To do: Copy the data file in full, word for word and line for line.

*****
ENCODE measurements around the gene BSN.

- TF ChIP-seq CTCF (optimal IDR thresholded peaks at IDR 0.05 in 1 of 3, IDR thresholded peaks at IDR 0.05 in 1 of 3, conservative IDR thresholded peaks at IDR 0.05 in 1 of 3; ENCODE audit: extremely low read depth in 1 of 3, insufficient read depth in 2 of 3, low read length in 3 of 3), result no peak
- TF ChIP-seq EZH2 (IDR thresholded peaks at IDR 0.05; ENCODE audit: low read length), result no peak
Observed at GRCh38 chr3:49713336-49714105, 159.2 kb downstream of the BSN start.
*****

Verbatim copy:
ENCODE measurements around the gene BSN.

- TF ChIP-seq CTCF (optimal IDR thresholded peaks at IDR 0.05 in 1 of 3, IDR thresholded peaks at IDR 0.05 in 1 of 3, conservative IDR thresholded peaks at IDR 0.05 in 1 of 3; ENCODE audit: extremely low read depth in 1 of 3, insufficient read depth in 2 of 3, low read length in 3 of 3), result no peak
- TF ChIP-seq EZH2 (IDR thresholded peaks at IDR 0.05; ENCODE audit: low read length), result no peak
Observed at GRCh38 chr3:49713336-49714105, 159.2 kb downstream of the BSN start.